6. GRAPES – LUNGS
OUR lungs are made up of branches of ever-smaller airways that finish up with tiny bunches of tissue called alveoli.
These structures, which resemble bunches of grapes, allow oxygen to pass from the lungs to the blood stream.
One reason that very premature babies struggle to survive is that these alveoli do not begin to form until week 23 or 24 of pregnancy.
A diet high in fresh fruit, such as grapes, has been shown to reduce the risk of lung cancer and emphysema.
Grape seeds also contain a chemical called proanthocyanidin, which appears to reduce the severity of asthma triggered by allergy.
7. TOMATO – HEART
A TOMATO is red and usually has four chambers, just like our heart.
Tomatoes are also a great source of lycopene, a plant chemical that reduces the risk of heart disease and several cancers.
The Women’s Health Study — an American research programme which tracks the health of 40,000 women — found women with the highest blood levels of lycopene h ad 30 per cent less heart disease than women who h ad very little lycopene.
Lab experiments have also shown that lycopene helps counter the effect of unhealthy LDL cholesterol.
One Can ad ian study, published in the journal Experimental Biology and Medicine, said there was “convincing evidence’ that lycopene prevented coronary heart disease.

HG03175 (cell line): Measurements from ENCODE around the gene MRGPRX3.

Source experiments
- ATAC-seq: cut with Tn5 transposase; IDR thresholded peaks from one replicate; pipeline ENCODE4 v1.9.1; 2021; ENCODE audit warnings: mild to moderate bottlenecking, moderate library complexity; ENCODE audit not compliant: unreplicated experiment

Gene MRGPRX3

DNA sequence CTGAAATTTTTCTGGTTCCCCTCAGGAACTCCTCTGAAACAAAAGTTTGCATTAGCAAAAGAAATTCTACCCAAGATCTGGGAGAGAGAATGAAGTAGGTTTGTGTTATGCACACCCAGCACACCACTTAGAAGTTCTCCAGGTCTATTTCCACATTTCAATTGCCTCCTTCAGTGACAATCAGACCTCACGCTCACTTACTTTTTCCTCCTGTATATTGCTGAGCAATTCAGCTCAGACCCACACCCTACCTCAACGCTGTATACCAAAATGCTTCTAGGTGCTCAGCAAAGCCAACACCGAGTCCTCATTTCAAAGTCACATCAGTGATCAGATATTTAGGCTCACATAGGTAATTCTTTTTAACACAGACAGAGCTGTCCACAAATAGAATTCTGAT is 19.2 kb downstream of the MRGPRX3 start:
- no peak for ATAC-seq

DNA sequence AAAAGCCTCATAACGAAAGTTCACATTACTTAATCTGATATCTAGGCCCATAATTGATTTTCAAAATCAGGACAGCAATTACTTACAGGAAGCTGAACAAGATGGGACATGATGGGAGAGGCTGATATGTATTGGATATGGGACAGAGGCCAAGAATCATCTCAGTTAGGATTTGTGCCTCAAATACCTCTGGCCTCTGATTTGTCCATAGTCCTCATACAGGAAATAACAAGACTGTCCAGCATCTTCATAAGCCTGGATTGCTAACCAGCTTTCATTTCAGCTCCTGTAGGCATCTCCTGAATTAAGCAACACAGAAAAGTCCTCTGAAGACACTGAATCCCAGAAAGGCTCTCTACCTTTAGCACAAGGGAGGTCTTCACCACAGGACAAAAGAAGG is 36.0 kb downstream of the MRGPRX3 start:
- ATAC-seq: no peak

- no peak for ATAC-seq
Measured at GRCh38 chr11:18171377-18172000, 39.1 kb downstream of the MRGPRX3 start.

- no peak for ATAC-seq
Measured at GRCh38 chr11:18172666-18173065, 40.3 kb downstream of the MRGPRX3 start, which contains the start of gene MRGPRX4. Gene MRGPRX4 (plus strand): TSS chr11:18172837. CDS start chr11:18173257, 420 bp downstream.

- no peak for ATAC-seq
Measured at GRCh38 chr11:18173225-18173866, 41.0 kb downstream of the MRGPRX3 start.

8. WALNUT – BRAIN
THE gnarled folds of a walnut mimic the appearance of a human brain – and provide a clue to the benefits.
Walnuts are the only nuts which contain significant amounts of omega-3 fatty acids.
They may also help he ad off dementia. An American study found that walnut extract broke down the protein-based plaques associated with Alzheimer’s disease.
Researchers at Tufts University in Boston found walnuts reversed some signs of brain ageing in rats.
9. CARROT – EYES
Slice a carrot and it looks just like an eye, right down to the pattern of the iris. Its a clear clue to the importance this everyday veg has for vision. Carrots get their orange colour from a plant chemical called betacarotene, which reduces the risk of developing cataracts. The chemical also protects against macular degeneration an age-related sight problem that affects one in four over-65s. It is the most common cause of blindness in Britain. But popping a betacarotene pill doesnt have the same effect, say scientists at Johns Hopkins Hospital in Baltimore . It is definately some combination of this chemical with constituents of carrot that make it uniquely beneficial for your eyes.